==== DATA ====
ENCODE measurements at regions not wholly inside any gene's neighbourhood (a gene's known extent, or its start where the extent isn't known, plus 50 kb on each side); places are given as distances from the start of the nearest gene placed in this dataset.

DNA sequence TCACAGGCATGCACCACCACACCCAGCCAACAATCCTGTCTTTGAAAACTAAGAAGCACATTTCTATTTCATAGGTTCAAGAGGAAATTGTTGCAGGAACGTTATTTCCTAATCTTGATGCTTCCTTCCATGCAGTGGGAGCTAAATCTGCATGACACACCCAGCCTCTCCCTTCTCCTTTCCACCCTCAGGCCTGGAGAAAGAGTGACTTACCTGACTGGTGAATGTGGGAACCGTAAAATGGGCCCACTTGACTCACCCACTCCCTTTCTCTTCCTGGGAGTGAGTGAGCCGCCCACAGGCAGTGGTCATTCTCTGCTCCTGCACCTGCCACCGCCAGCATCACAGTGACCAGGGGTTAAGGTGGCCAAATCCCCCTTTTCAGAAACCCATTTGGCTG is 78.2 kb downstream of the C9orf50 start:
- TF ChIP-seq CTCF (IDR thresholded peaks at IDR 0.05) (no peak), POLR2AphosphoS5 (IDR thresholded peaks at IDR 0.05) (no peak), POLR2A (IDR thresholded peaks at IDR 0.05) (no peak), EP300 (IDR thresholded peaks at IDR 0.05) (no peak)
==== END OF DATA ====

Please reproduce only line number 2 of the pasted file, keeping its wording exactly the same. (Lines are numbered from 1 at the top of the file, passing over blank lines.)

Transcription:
DNA sequence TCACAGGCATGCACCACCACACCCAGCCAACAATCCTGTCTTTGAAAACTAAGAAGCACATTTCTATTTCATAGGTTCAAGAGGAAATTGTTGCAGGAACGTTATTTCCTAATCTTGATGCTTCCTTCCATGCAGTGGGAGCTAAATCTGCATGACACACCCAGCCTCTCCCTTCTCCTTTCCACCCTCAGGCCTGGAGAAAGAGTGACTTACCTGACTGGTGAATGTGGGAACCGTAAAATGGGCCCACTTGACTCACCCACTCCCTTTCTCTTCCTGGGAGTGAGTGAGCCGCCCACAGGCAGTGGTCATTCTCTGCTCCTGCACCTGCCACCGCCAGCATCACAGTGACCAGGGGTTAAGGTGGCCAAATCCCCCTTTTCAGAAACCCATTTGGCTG is 78.2 kb downstream of the C9orf50 start: